Marble machines roundup

[Denha's] been building marble machines for years and decided to look a back on some of his favorite marble-based builds  (translated). There’s a slew of them, as well as some thoughts about each. Our favorite part is the digital simulations of the projects. For instance, the image above shows a flip-flop marble machine that was built in a physics simulator. This makes it a lot easier to plan for the physical build as it will tell you exact dimensions before you cut your first piece of material. Both of these images were pulled from videos which can be seen after the break. But this isn’t the most hard-core of pre-build planning. SolidWorks, a CAD suite that is most often used to design 3D models for precision machining, has also been used to model the more intricate machines.

[via Make]


  1. isama says:

    fascinating! i’d add a piece of plexi on the front and a chain/belt and a motor on the back and hang it on the wall. could watch it for hours :)

  2. ZeroCool42 says:

    Just to say, I strongly recommend people visit the original article, this guy has made SO many marble machines.

    I watched a 10 minute video linked from Make the other day and thought I must have seen all of them, but another one on the site I came across today showed a 7 minute one with still more!

    @Mike: Personally I would have embedded one of the montage videos with 6+ machines in, but that’s just me!

  3. I’ve been a long time Denha viewer on Youtube. Subscribe for lots of cool synthesizer builds too. His creations are amazing!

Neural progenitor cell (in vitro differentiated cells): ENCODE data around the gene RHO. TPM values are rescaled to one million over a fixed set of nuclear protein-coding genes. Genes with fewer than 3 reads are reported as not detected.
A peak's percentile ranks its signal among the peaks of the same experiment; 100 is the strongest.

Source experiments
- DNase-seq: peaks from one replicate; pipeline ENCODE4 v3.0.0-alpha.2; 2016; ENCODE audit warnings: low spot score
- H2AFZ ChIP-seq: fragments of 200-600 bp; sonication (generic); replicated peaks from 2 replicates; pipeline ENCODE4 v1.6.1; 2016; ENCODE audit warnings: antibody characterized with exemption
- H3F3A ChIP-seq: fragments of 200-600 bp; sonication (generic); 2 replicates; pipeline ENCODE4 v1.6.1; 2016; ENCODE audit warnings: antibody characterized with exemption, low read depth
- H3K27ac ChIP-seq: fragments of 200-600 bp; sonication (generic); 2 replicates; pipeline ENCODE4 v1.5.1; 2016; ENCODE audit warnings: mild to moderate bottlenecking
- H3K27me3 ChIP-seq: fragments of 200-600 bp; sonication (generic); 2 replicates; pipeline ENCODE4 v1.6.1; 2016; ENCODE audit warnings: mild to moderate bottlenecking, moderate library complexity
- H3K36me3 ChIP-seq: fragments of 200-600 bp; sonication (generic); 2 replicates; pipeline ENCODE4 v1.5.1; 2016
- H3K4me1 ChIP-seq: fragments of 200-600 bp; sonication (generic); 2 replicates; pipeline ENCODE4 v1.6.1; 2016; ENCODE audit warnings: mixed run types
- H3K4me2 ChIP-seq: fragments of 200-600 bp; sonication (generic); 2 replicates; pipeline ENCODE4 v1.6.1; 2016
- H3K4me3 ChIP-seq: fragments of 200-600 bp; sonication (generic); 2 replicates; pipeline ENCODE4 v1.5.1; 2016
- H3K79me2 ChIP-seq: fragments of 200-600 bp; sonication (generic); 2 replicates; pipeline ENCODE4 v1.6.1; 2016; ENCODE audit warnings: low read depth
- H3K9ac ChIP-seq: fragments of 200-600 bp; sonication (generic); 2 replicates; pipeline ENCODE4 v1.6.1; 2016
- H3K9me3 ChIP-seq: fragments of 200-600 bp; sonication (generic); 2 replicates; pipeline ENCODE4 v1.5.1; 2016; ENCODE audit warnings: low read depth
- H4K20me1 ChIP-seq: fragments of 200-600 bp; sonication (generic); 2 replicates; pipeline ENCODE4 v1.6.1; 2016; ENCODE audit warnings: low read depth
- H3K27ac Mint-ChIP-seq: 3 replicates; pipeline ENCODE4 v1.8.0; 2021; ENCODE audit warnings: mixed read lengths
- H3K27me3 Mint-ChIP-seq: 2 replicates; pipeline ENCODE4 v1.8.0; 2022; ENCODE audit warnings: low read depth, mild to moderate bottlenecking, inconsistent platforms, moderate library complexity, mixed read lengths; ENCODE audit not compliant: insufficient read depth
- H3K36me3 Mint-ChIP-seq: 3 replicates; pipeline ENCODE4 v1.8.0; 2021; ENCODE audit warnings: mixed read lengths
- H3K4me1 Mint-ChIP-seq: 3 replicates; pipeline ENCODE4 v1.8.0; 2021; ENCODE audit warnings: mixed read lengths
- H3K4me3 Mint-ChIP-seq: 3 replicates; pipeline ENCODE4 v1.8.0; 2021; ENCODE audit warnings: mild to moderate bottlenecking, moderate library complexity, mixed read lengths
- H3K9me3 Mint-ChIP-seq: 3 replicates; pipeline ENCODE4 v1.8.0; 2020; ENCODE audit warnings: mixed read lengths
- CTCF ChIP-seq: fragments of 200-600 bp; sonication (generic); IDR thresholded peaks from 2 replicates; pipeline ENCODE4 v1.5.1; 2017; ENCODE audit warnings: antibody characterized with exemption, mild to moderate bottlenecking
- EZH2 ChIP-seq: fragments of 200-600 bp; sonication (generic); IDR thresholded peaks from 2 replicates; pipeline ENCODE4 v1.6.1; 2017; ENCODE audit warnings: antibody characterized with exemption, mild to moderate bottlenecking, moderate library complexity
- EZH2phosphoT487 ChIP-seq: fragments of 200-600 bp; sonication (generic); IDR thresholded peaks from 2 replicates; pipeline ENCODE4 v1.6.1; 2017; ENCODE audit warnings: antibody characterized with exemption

4. Joel says:

    Why couldn’t this be done in Legos? Even as I admire the woodwork, I suspect instant gratification and a wonderful teaching hook could be made using Legos.

  5. jim says:

    So relaxing to watch.

  6. Àlber says:

    That’s fascinating! I could stand there for hours watching the beads roll and the mechanisms working…

  7. n1elkyfan says:

    anybody got any Idea what he used for a simulation program for that flip flop?

  8. Amos says:

    I want to make some of these out of acrylic, flip ‘em upside down, fill ‘em with water, and replace the marbles with air bubbles. Now /that/ would be wall-hanging-worthy… or a great addition to an aquarium :D

  9. Max says:

    @Amos: add some LED’s, change the liquid with some type of clear alcohol, mount a tap at the bottom (possibly itself a source of bubbles), then sell the thing to Johnny Walker & co. or similar. And please don’t forget to send me my 5% – I’m not greedy… ;)

  10. ibedazzled says:

    its called phun. google it…

  11. D_ says:

    I like them. The only reason I couldn’t watch them for hours on end, is of the noise. While it’s rhythmic,it’s harsh.

  12. Sigg3 says:

    @n1elyfan & ibedazzled:
    “Algodoo is our new software and replacement for Phun. Phun was the open beta testing version of Algodoo and as such Phun is no longer promoted, developed or supported.”

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